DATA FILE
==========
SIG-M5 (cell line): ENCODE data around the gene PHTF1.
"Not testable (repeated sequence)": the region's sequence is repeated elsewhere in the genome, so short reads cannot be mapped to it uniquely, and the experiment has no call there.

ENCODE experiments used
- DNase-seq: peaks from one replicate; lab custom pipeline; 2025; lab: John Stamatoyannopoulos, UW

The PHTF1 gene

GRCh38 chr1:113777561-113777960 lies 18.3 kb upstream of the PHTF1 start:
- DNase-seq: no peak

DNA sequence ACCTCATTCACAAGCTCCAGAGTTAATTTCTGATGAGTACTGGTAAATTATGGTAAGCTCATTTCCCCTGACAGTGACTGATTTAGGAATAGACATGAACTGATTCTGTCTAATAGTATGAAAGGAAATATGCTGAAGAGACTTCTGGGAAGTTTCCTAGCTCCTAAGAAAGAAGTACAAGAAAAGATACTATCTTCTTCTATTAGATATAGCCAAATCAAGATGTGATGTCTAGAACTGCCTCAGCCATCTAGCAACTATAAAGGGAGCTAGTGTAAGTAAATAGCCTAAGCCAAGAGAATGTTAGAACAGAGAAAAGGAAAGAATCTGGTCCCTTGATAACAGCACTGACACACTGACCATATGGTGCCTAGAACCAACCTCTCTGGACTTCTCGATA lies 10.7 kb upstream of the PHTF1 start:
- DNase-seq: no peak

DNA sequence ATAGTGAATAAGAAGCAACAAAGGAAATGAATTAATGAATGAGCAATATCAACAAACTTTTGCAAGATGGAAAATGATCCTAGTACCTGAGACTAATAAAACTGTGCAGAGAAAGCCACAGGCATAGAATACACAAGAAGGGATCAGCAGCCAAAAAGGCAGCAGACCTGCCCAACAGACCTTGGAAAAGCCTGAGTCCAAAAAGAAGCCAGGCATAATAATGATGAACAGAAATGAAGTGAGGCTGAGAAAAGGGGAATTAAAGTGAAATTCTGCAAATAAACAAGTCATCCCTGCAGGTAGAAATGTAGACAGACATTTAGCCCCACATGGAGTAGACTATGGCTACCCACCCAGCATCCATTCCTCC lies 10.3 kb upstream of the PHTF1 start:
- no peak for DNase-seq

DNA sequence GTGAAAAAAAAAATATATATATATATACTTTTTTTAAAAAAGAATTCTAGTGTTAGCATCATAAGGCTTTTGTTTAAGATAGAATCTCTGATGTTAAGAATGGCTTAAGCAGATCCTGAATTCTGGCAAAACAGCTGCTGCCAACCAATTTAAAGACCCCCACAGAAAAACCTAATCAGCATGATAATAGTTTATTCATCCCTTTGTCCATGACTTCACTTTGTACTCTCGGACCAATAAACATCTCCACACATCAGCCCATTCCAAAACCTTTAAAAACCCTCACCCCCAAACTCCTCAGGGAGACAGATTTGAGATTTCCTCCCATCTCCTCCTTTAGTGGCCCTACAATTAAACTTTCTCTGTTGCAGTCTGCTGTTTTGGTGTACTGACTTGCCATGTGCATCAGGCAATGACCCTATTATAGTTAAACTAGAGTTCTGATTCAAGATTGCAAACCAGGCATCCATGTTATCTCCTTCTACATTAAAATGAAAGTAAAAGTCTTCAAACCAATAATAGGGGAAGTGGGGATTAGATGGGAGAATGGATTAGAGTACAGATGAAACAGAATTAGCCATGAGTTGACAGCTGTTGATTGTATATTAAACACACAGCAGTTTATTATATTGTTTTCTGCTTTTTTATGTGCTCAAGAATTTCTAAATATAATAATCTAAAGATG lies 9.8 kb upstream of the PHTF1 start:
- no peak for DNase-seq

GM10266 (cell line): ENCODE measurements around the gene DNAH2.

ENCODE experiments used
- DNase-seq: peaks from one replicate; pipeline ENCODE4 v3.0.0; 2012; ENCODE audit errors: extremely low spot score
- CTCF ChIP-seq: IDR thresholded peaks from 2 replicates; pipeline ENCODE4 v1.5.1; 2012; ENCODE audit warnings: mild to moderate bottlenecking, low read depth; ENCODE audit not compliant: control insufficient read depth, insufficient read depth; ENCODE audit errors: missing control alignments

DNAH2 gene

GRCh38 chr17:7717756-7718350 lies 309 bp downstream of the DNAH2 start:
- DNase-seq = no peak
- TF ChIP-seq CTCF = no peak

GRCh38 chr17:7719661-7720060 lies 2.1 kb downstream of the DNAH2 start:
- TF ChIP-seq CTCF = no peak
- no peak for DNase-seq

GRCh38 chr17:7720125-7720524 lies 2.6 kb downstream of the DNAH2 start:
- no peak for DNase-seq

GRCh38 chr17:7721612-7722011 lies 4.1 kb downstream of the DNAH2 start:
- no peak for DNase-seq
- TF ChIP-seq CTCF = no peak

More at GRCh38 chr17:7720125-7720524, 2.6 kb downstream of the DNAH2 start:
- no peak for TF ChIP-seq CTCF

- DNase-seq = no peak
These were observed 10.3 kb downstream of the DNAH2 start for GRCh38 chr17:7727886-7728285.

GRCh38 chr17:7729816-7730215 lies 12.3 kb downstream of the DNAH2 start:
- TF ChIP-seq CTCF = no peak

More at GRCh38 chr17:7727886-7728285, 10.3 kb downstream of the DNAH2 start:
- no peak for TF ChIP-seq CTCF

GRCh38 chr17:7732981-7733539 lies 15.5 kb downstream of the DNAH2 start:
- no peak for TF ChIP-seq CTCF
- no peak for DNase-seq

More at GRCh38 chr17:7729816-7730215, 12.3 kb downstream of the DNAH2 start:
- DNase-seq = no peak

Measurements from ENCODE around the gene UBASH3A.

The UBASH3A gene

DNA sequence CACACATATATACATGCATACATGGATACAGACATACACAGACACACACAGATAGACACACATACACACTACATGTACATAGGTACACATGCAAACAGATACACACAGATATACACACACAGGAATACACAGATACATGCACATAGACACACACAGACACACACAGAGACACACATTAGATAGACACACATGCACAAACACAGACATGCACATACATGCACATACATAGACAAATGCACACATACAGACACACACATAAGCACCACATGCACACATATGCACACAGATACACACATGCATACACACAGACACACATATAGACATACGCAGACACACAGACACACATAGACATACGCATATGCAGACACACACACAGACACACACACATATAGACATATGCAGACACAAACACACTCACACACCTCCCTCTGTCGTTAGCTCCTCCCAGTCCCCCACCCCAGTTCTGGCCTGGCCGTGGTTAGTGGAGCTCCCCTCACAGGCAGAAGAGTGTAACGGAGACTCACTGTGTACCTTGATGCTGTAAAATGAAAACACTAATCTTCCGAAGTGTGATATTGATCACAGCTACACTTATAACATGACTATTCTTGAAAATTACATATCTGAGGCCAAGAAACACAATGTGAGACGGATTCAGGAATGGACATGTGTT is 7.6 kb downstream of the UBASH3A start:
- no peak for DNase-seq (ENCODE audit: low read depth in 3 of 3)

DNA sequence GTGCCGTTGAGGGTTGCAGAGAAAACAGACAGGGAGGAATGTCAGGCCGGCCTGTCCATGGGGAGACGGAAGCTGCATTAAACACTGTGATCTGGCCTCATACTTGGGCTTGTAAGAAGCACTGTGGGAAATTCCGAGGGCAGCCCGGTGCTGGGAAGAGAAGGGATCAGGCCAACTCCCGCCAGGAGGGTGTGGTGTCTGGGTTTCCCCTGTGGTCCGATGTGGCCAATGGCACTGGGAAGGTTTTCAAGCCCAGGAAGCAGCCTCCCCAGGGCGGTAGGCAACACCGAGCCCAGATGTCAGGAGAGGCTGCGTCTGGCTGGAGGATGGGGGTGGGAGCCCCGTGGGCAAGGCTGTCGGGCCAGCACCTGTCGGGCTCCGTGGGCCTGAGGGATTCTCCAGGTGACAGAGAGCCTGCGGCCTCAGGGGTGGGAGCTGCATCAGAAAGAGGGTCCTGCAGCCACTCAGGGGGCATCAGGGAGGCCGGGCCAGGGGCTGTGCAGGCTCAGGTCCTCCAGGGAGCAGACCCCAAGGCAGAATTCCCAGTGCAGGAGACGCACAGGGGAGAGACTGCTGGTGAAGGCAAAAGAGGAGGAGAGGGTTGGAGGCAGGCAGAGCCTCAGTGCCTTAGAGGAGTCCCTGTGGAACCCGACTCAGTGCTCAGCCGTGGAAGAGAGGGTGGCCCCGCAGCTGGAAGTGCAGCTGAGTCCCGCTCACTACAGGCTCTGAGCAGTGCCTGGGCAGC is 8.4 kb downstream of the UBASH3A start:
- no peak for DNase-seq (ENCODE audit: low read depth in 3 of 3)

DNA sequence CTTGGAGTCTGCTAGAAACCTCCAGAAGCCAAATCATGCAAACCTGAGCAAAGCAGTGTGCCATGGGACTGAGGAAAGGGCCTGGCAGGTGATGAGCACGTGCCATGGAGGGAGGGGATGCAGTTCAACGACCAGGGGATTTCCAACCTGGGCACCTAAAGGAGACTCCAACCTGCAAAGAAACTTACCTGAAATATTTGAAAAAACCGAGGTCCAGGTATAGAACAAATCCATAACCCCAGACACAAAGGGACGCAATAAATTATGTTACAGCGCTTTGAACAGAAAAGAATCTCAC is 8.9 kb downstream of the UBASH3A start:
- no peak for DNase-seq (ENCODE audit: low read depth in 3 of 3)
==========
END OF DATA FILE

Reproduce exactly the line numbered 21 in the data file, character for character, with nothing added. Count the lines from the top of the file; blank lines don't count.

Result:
- TF ChIP-seq CTCF = no peak